On the morning of February 18, Queen Elizabeth and Prince Philip departed Canberra by plane to return to Sydney where they visited the Balmoral Naval Depot. For this travel and visit, the Queen wore a dress with horizontally pleated yoke, sleeves and skirt, topped with an embellished calot/beret hat.
That afternoon, the couple attended a garden party at Government House. The queen wore a fitted lace column dress that stood out thanks to its silhouette, which was completely different from all of the full skirted looks Her Majesty had worn so far on the tour, and for its accompanying very dramatic hat. The hat’s shallow black straw crown was balanced by a wide transparent black crin brim, it’s two layers sandwiching ostrich feathers described by the Sydney Herald as “vivid scarlet, emerald green and pale blue”. The design was finished with a slim black velvet hatband that tied in a trailing bow at the back. While most of the ensembles and hats worn on the tour had been worn earlier in the Caribbean and New Zealand, this was this ensemble’s first outing. We can only imagine now much more magnificent it was in colour!Embed from Getty Images
The Sydney Living Museum collection includes this fantastic photo of four Sydney policewomen, in a quartet of wonderful hats, who attended the garden party. While not royal, it certainly speaks to the fashion and excitement of the day.
Following the garden party, Queen Elizabeth and Prince Philip boarded their ship, Gothic, to depart for Tasmania. We’ll pick up the tour there next!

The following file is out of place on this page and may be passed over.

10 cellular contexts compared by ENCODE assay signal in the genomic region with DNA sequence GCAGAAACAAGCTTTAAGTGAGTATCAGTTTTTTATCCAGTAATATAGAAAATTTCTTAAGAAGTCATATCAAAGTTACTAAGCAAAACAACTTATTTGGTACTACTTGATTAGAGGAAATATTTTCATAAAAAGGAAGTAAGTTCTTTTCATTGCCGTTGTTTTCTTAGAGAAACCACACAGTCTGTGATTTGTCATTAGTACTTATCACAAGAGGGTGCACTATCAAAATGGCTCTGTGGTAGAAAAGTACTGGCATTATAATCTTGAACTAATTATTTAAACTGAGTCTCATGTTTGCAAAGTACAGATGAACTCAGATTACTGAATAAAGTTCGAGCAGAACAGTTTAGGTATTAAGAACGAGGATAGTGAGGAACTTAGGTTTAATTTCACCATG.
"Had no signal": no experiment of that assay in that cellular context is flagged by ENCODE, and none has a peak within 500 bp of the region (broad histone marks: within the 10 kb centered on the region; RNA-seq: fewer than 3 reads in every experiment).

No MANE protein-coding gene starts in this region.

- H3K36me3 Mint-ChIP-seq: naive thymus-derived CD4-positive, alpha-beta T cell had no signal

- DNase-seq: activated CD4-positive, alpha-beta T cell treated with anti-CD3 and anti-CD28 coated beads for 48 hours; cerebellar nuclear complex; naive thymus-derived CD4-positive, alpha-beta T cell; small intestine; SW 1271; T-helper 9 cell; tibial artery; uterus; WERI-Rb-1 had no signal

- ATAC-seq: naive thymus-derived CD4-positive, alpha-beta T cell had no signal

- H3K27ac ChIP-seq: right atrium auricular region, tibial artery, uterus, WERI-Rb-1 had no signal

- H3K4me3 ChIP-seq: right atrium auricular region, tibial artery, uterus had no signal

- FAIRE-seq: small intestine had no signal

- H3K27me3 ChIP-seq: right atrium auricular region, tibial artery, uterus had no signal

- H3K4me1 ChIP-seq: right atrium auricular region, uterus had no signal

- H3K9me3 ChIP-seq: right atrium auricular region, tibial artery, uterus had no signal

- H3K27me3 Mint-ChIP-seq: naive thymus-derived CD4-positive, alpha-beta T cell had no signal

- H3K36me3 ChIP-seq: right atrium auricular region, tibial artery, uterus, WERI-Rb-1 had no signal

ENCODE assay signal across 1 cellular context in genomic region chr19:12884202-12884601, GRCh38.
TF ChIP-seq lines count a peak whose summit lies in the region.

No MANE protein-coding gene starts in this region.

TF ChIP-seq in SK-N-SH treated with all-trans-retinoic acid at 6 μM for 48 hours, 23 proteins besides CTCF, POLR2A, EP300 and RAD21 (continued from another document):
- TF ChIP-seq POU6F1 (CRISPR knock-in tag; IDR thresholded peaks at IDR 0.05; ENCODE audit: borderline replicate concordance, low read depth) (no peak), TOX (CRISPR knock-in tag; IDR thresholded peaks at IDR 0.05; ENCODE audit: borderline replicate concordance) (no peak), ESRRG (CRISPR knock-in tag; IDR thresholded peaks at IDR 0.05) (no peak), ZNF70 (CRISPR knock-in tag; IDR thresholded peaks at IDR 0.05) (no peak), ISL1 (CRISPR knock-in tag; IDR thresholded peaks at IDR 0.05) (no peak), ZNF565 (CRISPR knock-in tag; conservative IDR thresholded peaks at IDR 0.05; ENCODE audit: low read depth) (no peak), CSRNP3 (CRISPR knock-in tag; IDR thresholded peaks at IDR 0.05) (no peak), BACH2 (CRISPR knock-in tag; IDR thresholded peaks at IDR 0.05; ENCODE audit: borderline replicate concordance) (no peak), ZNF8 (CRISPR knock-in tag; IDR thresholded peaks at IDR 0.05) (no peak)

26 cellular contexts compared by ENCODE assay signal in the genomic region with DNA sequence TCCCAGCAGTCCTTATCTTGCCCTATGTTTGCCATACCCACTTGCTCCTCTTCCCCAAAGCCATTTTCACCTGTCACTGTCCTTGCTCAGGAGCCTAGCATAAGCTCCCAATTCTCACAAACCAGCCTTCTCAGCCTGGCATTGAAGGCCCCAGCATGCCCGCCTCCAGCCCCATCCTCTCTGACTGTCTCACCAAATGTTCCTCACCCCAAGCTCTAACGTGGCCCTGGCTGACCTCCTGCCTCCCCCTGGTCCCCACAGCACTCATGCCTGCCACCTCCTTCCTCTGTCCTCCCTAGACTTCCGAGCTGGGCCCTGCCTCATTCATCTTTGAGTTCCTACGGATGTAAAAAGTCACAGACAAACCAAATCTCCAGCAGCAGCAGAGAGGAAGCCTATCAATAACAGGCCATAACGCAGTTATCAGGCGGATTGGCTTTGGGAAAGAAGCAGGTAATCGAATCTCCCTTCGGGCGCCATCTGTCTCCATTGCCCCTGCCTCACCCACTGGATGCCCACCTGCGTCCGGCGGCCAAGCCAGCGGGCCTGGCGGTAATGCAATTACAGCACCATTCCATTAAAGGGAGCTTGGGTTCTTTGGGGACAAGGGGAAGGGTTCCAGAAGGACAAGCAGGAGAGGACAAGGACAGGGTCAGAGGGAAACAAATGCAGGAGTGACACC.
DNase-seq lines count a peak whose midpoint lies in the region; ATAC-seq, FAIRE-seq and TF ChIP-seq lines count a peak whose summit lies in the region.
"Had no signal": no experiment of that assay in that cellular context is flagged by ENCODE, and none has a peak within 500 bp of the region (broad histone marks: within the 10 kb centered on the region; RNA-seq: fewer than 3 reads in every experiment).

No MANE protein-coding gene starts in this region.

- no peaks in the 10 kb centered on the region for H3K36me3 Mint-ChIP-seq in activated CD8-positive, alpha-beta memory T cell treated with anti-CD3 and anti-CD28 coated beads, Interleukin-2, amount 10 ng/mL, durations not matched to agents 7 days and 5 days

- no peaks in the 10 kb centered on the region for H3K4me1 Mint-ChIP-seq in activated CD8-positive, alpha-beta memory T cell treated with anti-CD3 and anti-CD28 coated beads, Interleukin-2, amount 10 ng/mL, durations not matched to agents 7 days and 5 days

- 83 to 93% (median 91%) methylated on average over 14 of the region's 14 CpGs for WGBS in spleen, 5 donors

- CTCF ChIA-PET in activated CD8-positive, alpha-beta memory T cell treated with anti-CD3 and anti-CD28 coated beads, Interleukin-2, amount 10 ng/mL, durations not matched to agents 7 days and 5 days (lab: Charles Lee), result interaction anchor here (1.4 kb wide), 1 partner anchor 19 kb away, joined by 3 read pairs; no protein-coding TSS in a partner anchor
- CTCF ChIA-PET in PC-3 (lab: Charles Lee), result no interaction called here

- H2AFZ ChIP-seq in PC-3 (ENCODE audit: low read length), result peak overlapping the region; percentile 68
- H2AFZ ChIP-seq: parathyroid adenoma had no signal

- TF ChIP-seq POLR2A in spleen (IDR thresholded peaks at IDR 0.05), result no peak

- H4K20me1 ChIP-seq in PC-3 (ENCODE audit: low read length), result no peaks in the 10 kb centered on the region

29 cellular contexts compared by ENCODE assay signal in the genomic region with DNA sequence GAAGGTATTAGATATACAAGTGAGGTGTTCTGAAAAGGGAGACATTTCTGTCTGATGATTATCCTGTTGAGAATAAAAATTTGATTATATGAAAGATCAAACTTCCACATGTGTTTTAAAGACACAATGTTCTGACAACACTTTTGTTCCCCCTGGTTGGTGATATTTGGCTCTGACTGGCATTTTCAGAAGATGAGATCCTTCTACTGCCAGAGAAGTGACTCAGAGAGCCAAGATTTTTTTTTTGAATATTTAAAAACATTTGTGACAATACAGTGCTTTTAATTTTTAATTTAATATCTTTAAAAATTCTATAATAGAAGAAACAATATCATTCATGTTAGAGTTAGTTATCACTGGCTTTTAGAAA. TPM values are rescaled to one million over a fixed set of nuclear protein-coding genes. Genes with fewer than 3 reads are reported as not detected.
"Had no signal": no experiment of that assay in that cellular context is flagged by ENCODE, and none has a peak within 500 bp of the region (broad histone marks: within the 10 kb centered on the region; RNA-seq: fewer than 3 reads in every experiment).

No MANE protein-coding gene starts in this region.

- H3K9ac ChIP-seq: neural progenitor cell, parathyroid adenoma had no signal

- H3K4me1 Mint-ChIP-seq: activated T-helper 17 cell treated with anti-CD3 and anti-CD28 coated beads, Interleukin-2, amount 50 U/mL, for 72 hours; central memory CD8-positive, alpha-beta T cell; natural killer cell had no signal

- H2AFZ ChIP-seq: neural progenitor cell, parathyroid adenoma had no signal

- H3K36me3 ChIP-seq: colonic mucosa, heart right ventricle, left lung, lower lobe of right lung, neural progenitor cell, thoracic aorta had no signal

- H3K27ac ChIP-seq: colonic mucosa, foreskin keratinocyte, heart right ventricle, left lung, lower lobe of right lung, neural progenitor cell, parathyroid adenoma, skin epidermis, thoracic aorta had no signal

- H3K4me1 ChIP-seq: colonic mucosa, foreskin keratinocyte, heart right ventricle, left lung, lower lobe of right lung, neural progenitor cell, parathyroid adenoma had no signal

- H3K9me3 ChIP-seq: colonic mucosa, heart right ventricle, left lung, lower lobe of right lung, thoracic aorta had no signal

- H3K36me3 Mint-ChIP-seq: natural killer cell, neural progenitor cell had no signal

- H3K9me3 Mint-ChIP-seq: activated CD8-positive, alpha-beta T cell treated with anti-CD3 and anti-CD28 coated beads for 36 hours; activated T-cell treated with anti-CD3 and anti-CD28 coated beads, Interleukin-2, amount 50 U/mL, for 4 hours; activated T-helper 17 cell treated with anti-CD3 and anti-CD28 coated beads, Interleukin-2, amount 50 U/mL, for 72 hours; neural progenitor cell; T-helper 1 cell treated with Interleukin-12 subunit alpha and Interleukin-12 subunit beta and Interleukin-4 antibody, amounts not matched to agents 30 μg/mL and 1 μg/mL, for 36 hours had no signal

Images from Getty as indicated
Being escorted back to the SS Gothic at the end of the NSW tour in Sydney.
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The next day, the Sydney Morning Herald printed a wonderful article describing the huge party at Government House. Scroll almost 1/2 way down the left column where the article has been retyped, for a detailed account of this fantastic hat.
Though the hat was only worn once that we know of, HM’s beautiful Hady Amies dress made an encore appearance in Ceylon. This time, her black brimless hat featured seven concentric circles on the crown. It was also worn the following month, when her two children caught up with her in Gibraltar for some fun monkey business. By enlarging the photos, the unique design can be easily seen.
April 10, 1954: Ceylon
May 11, 1954: Rock of Gibraltar
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Such vivid reporting from the Sydney Morning Herald! I sympathize with the sweltering crowds. What a surprise to read about the multi-colored ostrich feathers between the layers of straw.I always thought this iconic hat was black and white.
Love the photo of the four Sydney policewomen!
Thanks for this, Jimbo. It sounds like that famous crin brimmed hat was far more vibrant than seems in black and white photos! Oh, to see it in colour.
Interesting to see the Duke of Edinburgh wearing a gray morning suit (with accompanying gray topper) rather than black coat and striped trousers. I can’t remember another photo of him in a morning suit. Very appropriate for the warm weather during their trip, and for a young man as he was then.
That picture hat has become iconic hasn’t it. It’s even specifically mentioned in Pamela Hicks’ book. Great to see more pictures of the event, it’s a shame there haven’t been pics of it on show as there are for many of her hats, as the detail on the top is intriguing. Paired with that beautiful dress is also a big part of the look, it’s almost slinky isn’t it. Absolute 50s perfection.
Oh those picture hats! Flattery indeed!
That white lace dress is just wonderful on her.
Great photos of the garden party! I’ve only ever seen one, so these are fantastic! Wonderful hats and dresses in you whole retrospective Hat Queen. Thank you for doing this! It’s been fun and informative.